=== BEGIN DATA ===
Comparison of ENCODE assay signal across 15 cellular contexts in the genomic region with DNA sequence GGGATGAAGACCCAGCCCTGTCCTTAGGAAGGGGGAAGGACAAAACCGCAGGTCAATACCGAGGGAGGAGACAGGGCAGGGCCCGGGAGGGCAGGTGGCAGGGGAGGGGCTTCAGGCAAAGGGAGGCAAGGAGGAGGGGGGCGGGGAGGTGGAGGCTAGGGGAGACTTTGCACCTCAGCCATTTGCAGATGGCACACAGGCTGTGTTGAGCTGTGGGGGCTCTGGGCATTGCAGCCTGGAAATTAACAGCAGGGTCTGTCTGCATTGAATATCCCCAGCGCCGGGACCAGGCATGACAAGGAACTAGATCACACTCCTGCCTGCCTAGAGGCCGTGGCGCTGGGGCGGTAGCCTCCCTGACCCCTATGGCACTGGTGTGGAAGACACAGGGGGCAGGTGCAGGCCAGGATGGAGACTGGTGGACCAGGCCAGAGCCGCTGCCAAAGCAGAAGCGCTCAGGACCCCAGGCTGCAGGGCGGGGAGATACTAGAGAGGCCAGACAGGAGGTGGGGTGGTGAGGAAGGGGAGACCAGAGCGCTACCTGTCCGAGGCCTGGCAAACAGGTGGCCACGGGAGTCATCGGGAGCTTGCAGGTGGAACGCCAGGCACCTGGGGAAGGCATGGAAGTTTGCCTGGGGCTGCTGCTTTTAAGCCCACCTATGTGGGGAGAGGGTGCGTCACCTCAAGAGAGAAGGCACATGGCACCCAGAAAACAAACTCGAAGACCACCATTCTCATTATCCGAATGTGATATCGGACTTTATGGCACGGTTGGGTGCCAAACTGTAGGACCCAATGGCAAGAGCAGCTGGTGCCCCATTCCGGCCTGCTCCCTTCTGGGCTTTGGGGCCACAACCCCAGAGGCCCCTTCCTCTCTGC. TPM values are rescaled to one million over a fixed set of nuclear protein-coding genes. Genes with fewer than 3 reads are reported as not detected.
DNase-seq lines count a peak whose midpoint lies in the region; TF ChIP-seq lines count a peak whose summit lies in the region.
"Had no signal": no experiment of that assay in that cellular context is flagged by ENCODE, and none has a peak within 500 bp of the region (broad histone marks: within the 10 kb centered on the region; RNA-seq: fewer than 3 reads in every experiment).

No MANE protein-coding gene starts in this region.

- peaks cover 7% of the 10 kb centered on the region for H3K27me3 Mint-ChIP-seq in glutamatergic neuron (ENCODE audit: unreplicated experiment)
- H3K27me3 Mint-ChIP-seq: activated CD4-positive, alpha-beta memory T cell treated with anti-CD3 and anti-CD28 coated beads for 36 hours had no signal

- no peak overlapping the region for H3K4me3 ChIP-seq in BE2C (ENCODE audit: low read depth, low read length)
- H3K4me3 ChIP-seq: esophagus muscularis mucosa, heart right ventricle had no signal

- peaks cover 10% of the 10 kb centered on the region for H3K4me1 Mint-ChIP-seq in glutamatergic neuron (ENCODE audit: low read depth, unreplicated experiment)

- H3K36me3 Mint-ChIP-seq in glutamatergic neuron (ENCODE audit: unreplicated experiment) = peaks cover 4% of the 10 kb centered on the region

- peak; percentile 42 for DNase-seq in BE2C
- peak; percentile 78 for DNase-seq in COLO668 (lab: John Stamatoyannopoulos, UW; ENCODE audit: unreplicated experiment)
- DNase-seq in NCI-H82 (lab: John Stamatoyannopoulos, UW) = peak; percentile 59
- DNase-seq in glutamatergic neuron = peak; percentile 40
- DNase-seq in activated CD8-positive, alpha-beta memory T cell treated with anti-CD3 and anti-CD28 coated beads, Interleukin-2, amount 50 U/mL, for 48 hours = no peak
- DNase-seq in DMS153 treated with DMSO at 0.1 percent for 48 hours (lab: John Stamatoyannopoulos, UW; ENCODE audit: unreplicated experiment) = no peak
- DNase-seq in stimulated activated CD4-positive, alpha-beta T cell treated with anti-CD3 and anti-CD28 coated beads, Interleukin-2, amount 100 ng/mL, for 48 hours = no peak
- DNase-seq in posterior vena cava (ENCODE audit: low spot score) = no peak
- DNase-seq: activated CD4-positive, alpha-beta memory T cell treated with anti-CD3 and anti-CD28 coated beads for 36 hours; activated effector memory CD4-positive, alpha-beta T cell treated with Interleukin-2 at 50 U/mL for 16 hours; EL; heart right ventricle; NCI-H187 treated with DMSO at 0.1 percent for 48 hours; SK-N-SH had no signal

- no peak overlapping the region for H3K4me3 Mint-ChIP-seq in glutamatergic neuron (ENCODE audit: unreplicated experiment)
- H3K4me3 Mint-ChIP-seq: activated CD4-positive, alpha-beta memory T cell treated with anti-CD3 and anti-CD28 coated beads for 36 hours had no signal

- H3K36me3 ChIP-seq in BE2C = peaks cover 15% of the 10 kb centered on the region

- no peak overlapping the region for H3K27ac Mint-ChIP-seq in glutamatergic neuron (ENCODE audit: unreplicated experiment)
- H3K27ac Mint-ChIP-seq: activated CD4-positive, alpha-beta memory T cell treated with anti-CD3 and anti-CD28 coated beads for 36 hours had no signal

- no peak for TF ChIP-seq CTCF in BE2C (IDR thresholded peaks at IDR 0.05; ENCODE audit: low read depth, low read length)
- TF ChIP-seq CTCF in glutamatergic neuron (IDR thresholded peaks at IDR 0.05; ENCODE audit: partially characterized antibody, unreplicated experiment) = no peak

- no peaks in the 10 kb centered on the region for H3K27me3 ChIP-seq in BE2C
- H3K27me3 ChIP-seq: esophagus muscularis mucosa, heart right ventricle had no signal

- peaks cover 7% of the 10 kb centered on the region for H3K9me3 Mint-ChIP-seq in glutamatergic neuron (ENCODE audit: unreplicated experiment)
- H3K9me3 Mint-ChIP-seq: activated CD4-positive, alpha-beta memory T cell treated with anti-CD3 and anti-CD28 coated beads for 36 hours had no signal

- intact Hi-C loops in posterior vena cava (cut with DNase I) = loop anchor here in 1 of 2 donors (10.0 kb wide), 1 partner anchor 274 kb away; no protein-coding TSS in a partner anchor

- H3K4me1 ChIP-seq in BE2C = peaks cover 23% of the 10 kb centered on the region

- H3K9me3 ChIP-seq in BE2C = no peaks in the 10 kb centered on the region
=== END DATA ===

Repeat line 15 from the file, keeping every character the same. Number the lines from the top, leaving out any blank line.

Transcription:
- DNase-seq in activated CD8-positive, alpha-beta memory T cell treated with anti-CD3 and anti-CD28 coated beads, Interleukin-2, amount 50 U/mL, for 48 hours = no peak